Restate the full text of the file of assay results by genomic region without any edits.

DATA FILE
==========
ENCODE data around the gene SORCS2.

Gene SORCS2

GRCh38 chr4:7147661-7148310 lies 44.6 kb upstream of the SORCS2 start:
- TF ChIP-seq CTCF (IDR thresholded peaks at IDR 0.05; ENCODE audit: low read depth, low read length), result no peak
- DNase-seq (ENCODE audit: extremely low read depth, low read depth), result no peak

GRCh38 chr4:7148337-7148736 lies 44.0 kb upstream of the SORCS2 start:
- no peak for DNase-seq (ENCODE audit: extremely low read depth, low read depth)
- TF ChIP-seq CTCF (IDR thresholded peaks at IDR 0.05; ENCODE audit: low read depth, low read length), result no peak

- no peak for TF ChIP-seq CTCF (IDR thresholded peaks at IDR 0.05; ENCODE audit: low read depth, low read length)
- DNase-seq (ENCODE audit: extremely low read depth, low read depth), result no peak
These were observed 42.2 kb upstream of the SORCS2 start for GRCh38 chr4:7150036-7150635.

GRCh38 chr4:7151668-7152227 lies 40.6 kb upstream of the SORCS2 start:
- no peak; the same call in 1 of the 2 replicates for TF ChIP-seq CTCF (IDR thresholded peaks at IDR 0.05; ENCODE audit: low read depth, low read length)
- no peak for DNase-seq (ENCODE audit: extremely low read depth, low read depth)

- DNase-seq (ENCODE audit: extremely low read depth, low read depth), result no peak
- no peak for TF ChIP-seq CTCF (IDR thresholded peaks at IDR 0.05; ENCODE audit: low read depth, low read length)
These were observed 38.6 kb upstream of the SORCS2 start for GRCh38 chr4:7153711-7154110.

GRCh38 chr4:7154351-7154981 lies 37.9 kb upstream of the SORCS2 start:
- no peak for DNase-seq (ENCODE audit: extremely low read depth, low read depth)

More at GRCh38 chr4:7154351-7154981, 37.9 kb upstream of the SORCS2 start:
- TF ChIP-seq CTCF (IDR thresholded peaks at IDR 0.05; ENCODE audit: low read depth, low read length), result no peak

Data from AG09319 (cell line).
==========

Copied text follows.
ENCODE data around the gene SORCS2.

Gene SORCS2

GRCh38 chr4:7147661-7148310 lies 44.6 kb upstream of the SORCS2 start:
- TF ChIP-seq CTCF (IDR thresholded peaks at IDR 0.05; ENCODE audit: low read depth, low read length), result no peak
- DNase-seq (ENCODE audit: extremely low read depth, low read depth), result no peak

GRCh38 chr4:7148337-7148736 lies 44.0 kb upstream of the SORCS2 start:
- no peak for DNase-seq (ENCODE audit: extremely low read depth, low read depth)
- TF ChIP-seq CTCF (IDR thresholded peaks at IDR 0.05; ENCODE audit: low read depth, low read length), result no peak

- no peak for TF ChIP-seq CTCF (IDR thresholded peaks at IDR 0.05; ENCODE audit: low read depth, low read length)
- DNase-seq (ENCODE audit: extremely low read depth, low read depth), result no peak
These were observed 42.2 kb upstream of the SORCS2 start for GRCh38 chr4:7150036-7150635.

GRCh38 chr4:7151668-7152227 lies 40.6 kb upstream of the SORCS2 start:
- no peak; the same call in 1 of the 2 replicates for TF ChIP-seq CTCF (IDR thresholded peaks at IDR 0.05; ENCODE audit: low read depth, low read length)
- no peak for DNase-seq (ENCODE audit: extremely low read depth, low read depth)

- DNase-seq (ENCODE audit: extremely low read depth, low read depth), result no peak
- no peak for TF ChIP-seq CTCF (IDR thresholded peaks at IDR 0.05; ENCODE audit: low read depth, low read length)
These were observed 38.6 kb upstream of the SORCS2 start for GRCh38 chr4:7153711-7154110.

GRCh38 chr4:7154351-7154981 lies 37.9 kb upstream of the SORCS2 start:
- no peak for DNase-seq (ENCODE audit: extremely low read depth, low read depth)

More at GRCh38 chr4:7154351-7154981, 37.9 kb upstream of the SORCS2 start:
- TF ChIP-seq CTCF (IDR thresholded peaks at IDR 0.05; ENCODE audit: low read depth, low read length), result no peak

Data from AG09319 (cell line).